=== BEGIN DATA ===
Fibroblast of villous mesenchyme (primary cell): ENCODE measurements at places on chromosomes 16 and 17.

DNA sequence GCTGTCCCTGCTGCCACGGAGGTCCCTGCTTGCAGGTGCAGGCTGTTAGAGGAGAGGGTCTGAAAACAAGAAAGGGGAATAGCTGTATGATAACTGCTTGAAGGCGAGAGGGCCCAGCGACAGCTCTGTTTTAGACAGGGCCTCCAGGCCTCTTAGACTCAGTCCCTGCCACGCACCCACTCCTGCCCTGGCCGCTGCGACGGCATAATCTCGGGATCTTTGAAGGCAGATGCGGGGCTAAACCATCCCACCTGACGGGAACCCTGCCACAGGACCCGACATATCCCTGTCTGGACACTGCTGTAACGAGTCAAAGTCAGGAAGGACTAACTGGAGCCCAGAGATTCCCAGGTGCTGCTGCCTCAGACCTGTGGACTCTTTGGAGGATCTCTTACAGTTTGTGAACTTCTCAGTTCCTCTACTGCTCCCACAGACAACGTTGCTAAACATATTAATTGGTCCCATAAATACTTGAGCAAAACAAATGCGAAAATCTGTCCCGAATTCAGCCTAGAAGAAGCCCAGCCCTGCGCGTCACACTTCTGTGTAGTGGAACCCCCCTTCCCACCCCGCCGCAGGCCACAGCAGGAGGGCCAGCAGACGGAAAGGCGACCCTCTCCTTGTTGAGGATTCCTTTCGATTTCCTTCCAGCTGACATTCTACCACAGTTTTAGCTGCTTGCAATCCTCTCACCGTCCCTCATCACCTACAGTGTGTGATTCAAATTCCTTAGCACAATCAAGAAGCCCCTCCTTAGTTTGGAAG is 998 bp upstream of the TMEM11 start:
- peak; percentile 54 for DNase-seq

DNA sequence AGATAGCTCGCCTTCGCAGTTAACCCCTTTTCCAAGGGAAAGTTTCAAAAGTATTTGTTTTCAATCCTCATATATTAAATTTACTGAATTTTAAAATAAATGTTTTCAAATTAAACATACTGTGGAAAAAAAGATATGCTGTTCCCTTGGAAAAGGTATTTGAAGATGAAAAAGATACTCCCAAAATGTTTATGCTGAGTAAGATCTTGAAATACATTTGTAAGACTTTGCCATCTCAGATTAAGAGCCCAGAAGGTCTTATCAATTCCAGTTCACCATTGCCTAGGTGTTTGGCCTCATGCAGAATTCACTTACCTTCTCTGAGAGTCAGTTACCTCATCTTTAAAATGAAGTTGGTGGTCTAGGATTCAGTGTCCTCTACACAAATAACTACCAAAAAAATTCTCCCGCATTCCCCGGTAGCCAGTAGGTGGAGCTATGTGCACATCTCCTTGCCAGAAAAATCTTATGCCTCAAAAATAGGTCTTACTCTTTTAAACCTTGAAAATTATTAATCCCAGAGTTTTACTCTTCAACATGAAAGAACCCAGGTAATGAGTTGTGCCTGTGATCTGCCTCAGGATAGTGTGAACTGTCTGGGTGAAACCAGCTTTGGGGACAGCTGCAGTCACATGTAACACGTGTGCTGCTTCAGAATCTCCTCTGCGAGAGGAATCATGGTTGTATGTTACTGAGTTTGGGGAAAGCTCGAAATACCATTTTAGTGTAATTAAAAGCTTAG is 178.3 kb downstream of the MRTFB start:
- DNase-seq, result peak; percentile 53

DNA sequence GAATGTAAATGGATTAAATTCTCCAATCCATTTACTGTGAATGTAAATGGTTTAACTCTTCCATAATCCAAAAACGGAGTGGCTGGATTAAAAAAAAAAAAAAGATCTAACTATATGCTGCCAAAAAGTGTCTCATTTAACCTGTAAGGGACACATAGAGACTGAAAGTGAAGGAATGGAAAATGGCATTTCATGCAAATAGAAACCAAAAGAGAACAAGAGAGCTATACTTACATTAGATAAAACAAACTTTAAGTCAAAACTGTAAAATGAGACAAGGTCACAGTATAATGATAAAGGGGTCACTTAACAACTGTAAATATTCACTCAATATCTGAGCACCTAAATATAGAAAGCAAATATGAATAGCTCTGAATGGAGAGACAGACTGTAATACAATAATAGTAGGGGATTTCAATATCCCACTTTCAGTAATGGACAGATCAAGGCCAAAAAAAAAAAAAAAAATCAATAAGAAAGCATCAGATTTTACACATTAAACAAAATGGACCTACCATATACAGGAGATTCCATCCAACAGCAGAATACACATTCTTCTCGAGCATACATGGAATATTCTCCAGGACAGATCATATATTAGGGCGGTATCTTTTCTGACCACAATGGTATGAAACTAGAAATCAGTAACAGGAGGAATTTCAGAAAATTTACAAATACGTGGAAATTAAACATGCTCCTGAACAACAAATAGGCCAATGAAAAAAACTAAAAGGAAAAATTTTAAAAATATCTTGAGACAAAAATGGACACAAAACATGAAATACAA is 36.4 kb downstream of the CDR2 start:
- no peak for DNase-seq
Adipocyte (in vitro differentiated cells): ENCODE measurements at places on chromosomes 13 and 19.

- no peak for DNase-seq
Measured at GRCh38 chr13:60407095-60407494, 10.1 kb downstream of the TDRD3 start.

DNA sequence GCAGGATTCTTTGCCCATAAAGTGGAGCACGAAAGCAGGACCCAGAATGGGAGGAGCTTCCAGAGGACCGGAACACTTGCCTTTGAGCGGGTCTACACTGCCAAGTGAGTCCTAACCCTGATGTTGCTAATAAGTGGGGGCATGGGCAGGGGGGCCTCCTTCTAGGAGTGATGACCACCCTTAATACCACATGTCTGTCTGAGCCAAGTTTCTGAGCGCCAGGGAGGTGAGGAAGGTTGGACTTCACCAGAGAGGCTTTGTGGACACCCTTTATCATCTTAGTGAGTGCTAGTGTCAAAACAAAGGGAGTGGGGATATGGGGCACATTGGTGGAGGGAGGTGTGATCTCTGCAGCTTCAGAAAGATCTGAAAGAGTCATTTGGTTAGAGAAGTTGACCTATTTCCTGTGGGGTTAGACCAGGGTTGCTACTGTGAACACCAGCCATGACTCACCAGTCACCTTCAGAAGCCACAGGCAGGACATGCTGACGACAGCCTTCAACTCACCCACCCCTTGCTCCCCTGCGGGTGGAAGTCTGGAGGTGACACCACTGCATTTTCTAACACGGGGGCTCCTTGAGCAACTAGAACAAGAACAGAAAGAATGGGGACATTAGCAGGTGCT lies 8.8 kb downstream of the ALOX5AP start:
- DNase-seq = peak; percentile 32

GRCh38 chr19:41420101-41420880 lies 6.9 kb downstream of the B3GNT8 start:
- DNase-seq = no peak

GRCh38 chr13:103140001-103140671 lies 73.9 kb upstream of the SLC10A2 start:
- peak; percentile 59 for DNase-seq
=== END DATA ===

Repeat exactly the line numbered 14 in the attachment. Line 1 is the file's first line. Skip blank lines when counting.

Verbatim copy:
- DNase-seq = no peak